A 16-year-old boy trying to run from police finds himself in much deeper trouble now after he ran a red light and killed a 22-year-old driver. The teen, Zachary Lambert, is now charged with vehicular homicide, according to the Florida Times-Union. Vehicular homicide is a second degree felony in Florida and is punishable by up to 15 years in prison if the state attorney treats Zachary as an adult. Lambert is also charged with driving without a license causing death or serious bodily injury, a third degree felony and fleeing or attempting to elude a law enforcement officer after causing death, which is a first degree felony, the newspaper reported. The Florida Highway Patrol, which is investigating the case, told the newspaper it is still looking into how Lambert got the pick-up truck he was driving and how fast he was going.
The Florida Highway Patrol reports that Zachary was headed eastbound on Beach Boulevard while being pursued by a marked Jacksonville Sheriff’s Office patrol unit with lights and sirens. They report that the boy failed to stop at the traffic signal at Beach Boulevard and San Pablo. The victim was northbound on San Pablo and entered the intersection on a green light and was hit on her side door by Zachary’s vehicle. According to a witness at the scene, the traffic signal was red for Zachary. The victim was killed by the impact. Police estimate that Zachary was going around 100 miles per hour in the car.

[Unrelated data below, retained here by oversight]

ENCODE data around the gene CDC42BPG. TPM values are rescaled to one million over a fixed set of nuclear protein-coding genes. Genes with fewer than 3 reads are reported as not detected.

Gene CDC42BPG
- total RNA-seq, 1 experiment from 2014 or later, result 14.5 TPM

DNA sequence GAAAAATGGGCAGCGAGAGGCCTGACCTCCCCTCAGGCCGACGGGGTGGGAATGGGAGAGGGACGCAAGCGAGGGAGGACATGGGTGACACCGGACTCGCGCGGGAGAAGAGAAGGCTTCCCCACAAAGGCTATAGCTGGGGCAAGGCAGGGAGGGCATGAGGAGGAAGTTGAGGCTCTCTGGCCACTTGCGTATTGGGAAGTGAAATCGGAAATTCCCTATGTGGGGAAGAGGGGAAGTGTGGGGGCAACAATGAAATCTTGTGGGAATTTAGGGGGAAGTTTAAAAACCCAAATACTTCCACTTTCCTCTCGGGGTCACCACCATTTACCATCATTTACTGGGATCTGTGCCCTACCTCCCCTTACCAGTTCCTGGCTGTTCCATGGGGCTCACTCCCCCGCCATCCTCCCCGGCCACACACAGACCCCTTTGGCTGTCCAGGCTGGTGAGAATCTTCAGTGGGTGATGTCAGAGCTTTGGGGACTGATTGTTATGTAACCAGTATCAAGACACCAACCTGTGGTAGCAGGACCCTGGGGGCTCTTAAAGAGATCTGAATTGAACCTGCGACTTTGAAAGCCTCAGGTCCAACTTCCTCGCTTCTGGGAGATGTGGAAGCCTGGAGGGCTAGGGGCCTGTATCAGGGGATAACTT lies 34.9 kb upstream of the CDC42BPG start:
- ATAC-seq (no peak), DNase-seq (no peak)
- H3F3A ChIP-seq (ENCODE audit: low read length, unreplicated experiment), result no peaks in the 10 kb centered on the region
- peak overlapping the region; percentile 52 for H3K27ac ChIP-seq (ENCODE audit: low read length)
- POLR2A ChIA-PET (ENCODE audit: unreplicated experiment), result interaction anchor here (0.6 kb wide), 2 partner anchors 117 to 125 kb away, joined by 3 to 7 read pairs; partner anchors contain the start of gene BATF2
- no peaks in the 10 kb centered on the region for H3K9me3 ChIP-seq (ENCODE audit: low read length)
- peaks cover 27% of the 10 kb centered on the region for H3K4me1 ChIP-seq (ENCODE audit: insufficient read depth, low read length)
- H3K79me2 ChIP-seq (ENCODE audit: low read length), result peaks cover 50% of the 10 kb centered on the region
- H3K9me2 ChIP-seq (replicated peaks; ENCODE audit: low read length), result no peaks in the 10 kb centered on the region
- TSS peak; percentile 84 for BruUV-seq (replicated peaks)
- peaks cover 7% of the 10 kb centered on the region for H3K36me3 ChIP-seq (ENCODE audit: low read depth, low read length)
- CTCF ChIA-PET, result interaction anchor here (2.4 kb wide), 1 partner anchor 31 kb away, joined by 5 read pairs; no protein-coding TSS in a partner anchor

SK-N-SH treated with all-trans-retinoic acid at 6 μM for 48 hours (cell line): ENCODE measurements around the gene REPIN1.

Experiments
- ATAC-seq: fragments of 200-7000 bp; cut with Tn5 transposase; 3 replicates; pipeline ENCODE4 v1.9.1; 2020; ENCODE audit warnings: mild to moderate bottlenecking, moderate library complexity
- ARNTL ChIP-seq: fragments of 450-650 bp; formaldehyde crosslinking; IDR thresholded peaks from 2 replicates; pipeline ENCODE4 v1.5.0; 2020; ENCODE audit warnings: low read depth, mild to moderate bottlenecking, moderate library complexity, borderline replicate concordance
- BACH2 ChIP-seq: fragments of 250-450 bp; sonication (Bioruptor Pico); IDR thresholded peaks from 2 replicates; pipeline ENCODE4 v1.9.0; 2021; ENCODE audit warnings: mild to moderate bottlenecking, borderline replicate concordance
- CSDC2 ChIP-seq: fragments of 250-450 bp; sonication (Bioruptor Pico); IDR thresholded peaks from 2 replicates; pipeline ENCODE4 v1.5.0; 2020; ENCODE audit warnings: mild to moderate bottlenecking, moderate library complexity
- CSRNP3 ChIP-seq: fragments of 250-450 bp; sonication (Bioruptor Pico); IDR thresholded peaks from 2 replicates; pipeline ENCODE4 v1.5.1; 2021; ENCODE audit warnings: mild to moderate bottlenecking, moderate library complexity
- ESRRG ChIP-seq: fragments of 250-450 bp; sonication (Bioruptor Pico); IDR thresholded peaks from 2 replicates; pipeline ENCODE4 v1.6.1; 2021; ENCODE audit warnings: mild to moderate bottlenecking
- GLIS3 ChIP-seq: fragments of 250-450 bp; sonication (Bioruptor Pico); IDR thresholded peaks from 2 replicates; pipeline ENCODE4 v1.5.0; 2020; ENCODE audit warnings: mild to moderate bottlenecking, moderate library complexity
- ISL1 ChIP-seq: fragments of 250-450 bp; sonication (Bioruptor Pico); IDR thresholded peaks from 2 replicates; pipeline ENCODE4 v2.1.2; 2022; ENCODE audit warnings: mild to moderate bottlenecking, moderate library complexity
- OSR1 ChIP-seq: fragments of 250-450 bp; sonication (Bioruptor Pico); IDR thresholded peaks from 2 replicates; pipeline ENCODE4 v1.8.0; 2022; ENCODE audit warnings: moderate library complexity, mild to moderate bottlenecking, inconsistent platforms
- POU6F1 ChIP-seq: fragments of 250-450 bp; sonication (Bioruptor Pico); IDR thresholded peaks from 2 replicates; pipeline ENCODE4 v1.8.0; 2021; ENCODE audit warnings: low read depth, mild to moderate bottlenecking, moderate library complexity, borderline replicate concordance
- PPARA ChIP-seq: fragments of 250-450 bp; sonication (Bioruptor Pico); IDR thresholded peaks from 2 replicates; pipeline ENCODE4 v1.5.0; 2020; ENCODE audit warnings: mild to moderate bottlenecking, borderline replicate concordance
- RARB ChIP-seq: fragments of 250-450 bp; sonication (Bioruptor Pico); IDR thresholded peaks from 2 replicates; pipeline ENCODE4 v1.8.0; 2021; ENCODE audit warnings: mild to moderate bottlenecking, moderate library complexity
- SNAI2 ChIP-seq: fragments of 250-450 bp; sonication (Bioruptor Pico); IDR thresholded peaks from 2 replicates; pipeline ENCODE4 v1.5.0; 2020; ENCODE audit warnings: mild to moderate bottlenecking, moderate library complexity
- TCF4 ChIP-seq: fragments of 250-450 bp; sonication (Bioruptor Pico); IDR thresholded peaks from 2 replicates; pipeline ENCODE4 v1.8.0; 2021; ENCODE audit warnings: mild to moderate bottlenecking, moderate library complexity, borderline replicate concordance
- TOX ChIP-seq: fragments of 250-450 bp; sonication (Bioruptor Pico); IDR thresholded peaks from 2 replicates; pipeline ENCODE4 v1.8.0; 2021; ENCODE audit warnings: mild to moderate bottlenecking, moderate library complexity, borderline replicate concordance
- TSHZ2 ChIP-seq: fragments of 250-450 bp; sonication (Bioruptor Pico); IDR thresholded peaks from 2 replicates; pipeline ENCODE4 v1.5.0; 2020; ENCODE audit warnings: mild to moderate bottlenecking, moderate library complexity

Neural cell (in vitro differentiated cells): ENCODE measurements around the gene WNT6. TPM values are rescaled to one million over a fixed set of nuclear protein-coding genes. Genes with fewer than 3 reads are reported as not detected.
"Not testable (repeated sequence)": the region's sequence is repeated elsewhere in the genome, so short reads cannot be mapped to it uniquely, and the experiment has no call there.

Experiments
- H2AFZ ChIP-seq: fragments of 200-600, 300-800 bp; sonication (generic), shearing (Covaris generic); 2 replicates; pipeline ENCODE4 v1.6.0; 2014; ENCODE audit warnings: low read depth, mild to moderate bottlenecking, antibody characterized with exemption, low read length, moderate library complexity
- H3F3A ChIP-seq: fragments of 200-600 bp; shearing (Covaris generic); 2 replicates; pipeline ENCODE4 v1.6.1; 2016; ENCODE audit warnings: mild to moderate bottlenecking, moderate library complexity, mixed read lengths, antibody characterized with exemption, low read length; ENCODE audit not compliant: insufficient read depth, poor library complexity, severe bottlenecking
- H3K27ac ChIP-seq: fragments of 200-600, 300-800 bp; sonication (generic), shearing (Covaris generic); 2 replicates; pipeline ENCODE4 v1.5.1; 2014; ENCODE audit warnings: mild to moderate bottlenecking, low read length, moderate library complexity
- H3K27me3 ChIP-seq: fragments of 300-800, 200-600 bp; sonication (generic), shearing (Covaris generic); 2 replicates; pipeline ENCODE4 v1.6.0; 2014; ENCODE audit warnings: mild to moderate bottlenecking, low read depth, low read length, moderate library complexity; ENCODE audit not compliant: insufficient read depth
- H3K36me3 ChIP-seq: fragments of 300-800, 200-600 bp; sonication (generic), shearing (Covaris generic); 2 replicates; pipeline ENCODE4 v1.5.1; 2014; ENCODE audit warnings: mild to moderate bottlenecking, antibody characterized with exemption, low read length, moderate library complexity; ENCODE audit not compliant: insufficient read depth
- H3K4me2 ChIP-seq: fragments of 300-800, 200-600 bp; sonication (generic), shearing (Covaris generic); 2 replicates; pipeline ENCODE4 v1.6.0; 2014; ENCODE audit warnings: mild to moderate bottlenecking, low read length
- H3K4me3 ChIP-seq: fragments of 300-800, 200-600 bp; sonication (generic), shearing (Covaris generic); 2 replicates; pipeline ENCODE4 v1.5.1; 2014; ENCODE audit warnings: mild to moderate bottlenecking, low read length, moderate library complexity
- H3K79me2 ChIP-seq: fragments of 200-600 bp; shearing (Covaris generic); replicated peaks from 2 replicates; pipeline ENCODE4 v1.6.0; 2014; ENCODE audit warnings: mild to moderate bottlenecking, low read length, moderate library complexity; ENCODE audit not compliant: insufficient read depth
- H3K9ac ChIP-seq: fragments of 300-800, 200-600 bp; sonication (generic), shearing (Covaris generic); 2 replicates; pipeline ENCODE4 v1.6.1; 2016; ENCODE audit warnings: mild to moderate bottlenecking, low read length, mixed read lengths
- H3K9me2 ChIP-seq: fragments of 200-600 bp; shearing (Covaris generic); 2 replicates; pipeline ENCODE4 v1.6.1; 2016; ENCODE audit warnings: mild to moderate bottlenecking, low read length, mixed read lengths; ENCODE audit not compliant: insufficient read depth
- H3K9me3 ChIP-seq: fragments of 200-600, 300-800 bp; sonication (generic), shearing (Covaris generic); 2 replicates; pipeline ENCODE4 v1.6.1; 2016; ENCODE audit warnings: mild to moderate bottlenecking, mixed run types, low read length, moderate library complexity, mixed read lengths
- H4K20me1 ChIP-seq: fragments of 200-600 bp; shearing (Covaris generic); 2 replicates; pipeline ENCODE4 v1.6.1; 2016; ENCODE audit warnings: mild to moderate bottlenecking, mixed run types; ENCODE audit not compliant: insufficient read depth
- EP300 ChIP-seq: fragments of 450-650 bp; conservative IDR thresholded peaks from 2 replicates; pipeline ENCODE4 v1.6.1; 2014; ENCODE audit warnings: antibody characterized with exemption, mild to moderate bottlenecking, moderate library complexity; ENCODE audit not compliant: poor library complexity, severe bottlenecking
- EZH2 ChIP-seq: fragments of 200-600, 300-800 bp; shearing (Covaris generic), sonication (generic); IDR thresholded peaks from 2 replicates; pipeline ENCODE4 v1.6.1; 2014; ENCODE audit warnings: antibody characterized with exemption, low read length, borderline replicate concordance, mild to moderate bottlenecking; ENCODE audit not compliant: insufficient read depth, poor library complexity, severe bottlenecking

Prosecutors now have a decision to make as to whether to charge Lambert as an adult or let the case play out in juvenile court. The state weighs a slew of factors in making that decision – and sometimes will charge a teen as an adult as a negotiating chip to coax a plea deal out of the youngster. Often, a teen’s criminal record plays a role. In this case, Lambert’s doesn’t help him. The newspaper reports Lambert was charged with aggravated assault in Duval County in September after pulling a knife on his sister and threatening to kill her.
Having an experienced Jacksonville Juvenile Attorney involved before the state makes its charging decision can help. Our Jacksonville criminal defense law firm can start negotiating early to get the best result for your child or loved one. Even if the state goes ahead with the case as if the teen is an adult, the judge can decide to give the child a “youthful offender” sentence in Florida, which is usually a combination of incarceration and probation for a maximum of six years.
If you need a criminal defense attorney in Jacksonville or the surrounding area, call Mussallem and Associate, PA at 904-365-5200 for a free consultation.